Smartphone addiction among European kids
Smartphone addiction is a growing problem among European children, with fifty percent reporting experiences linked to overdependence, says a report by Net Children Go Mobile (PDF).
Increasingly, children across Europe say they feel compelled to always be available and do not like it when they cannot check their smartphone.
More than 3,500 kids aged 9-16 years and their parents across seven European nations were questioned for the report. (The nations were Denmark, Italy, Romania the UK, Ireland, Belgium and Portugal.)
Below are some of the findings regarding smartphone and internet use:
- 72% of children felt that since getting a smartphone they feel more pressure to be available at all times to family and friends.
- 50% felt a strong need to check their mobile phone to determine whether there was anything new ‘very or fairly often’.
- 8% said they had missed meals and gone without sleep because of the internet.
- 20% have caught themselves surfing when not really interested.
- 18% blamed the internet/smartphones for not spending enough time with family, friends or doing schoolwork.
- 16% tried unsuccessfully to spend less time online.
Forty-eight percent of respondents said they experienced at least two of the six factors listed above that are linked to excessive smartphone use.
There was little gender difference in smartphone usage. However, age appears to be a key factor. While 20% of 9 to 10 year-olds reported two or more of the six experiences linked to smartphone addiction, the figure was 61% for 15 to 16 year-olds.
Smartphones – the good news
The majority of children said they felt more connected to their friends and family thanks to their mobile phone.
Two-thirds of the respondents said their smartphones help them organize their daily lives, while more than half believe their devices make them feel safer and help them do homework.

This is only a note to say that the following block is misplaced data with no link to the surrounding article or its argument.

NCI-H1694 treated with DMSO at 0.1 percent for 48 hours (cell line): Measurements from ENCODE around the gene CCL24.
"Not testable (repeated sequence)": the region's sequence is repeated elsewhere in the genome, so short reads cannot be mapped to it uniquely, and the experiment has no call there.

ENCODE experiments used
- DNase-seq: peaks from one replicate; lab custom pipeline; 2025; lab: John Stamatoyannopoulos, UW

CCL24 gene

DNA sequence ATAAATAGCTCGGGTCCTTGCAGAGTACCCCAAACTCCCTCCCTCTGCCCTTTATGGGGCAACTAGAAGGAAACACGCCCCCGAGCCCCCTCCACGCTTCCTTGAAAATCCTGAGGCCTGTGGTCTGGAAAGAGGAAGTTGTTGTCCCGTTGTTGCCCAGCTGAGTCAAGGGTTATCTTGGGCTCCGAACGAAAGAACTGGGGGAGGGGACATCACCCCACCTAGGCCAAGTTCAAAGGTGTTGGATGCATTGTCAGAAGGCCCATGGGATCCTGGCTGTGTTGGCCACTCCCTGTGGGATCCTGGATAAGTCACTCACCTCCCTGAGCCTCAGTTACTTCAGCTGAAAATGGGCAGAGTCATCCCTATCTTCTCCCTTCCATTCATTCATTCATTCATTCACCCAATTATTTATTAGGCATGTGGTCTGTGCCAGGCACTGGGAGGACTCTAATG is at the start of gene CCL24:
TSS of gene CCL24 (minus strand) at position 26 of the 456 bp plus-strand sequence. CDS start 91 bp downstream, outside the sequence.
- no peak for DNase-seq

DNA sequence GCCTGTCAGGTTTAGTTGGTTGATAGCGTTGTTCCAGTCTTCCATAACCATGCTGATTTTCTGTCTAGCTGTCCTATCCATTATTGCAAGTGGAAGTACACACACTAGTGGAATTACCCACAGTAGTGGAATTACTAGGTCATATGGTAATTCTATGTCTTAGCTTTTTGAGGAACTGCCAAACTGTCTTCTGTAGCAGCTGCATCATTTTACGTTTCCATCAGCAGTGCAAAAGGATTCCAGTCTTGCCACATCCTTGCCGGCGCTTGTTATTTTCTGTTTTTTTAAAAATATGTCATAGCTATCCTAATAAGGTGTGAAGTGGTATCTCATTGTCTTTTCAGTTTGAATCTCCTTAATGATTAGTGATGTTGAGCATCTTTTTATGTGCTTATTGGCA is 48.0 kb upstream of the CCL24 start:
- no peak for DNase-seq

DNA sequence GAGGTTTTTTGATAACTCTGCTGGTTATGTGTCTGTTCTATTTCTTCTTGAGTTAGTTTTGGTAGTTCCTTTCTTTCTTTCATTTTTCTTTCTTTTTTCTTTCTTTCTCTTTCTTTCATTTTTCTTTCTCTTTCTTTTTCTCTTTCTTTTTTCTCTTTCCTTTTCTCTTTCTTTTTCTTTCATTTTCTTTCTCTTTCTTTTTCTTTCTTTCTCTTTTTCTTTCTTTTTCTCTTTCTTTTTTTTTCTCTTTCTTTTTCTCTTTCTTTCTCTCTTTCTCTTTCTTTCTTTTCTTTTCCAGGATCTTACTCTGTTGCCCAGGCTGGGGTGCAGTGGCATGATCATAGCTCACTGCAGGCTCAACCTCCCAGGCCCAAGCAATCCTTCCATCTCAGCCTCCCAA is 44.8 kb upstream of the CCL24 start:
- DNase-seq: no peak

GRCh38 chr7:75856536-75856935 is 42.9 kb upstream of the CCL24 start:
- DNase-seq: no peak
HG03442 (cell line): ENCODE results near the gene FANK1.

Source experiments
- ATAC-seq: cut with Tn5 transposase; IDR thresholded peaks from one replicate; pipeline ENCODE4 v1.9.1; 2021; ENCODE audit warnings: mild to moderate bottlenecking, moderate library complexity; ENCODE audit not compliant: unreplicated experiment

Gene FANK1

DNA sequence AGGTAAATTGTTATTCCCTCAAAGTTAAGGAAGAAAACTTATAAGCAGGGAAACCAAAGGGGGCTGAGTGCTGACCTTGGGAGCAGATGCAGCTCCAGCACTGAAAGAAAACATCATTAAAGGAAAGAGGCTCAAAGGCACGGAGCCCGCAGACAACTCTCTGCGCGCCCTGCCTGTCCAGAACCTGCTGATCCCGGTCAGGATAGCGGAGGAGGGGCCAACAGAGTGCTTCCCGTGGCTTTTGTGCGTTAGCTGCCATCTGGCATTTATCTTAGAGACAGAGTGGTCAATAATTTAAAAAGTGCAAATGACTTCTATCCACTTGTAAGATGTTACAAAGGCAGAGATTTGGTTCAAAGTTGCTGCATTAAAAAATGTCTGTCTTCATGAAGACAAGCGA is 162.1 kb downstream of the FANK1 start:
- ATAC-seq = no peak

Co-ordinator of Net Children Go Mobile Leslie Haddon, said:
“Although we tend to worry about children more because of the demands made on them at this stage of their life, some of these experiences could be found among many adults. A decade ago quite a few children were saying similar things about mobile phones in general, that they could not be without them, reflecting how embedded these technologies had become in their lives.”
“Smartphones seem to have taken this a stage further, both in terms of their usefulness and attractiveness, but also in terms of children’s dependence upon them.”
With more than one billion smartphones shipped globally in 2013, and sales set to continue growing, problems related to smartphone usage among children are forecast to increase.
More UK kids addicted to smartphones
Below is the percentage of children who experienced at least two forms of excessive internet and smartphone use ‘fairly or very often’, by country:
- Belgium: Smartphone 34% – Internet 16%
- Denmark: Smartphone 43% – Internet 25%
- Ireland: Smartphone 41% – Internet 23%
- Italy: Smartphone 50% – Internet 11%
- Portugal: Smartphone 57% – Internet 16%
- Romania: Smartphone 38% – Internet 24%
- UK: Smartphone 65% – Internet 29%
- Average all countries: Smartphone 48% – Internet 21%
Video – Net Children Go Mobile
This video explains the aims of Net Children Go Mobile, in which initially four countries – UK, Italy, Denmark and Romania – set out to determine whether mobile internet use, i.e. smartphones and tablets, poses any risk to children, and if so, what they are.